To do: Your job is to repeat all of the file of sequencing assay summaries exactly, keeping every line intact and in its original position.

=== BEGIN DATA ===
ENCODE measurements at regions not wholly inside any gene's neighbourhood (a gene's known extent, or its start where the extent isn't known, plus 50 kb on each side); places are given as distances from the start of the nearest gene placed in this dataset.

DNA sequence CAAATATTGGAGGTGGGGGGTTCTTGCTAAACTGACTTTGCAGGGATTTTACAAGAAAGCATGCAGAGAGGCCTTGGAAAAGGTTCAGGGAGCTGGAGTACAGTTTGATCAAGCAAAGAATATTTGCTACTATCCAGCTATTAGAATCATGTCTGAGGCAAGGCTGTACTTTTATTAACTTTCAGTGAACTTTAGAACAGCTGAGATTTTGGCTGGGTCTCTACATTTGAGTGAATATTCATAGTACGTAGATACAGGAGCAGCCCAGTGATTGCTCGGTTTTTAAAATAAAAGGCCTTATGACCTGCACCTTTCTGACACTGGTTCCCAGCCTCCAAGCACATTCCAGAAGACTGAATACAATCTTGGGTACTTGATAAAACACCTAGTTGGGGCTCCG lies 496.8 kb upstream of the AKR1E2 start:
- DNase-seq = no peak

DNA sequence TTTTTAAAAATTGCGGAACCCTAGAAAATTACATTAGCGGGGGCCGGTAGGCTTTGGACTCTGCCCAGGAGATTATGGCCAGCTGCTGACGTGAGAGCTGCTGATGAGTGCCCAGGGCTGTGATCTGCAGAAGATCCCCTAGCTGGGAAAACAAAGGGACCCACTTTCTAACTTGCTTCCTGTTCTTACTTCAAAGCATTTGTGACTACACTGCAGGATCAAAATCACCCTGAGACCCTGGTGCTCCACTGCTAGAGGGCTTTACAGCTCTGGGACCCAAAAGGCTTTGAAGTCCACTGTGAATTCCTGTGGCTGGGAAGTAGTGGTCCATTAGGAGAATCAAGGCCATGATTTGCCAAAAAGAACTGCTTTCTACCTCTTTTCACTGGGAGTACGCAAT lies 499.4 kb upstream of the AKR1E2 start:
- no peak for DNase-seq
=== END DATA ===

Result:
ENCODE measurements at regions not wholly inside any gene's neighbourhood (a gene's known extent, or its start where the extent isn't known, plus 50 kb on each side); places are given as distances from the start of the nearest gene placed in this dataset.

DNA sequence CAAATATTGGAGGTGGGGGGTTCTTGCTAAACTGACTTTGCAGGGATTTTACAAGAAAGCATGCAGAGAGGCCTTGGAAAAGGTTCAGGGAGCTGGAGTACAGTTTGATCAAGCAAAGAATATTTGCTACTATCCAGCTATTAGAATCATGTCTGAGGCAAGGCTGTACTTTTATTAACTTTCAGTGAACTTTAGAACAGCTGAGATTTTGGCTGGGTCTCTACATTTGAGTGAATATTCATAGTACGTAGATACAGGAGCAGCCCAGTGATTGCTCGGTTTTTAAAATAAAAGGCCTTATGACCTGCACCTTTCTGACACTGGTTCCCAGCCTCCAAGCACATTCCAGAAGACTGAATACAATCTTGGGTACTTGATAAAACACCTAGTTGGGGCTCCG lies 496.8 kb upstream of the AKR1E2 start:
- DNase-seq = no peak

DNA sequence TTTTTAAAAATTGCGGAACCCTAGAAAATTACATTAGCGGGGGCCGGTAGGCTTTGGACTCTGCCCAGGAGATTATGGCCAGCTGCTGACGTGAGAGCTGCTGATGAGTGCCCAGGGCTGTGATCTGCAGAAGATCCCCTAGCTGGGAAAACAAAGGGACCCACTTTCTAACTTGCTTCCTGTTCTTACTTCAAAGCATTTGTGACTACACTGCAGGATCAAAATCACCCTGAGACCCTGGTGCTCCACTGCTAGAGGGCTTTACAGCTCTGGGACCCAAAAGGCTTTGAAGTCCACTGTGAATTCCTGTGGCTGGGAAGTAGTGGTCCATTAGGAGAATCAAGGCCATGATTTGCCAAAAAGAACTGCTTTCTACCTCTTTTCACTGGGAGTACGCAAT lies 499.4 kb upstream of the AKR1E2 start:
- no peak for DNase-seq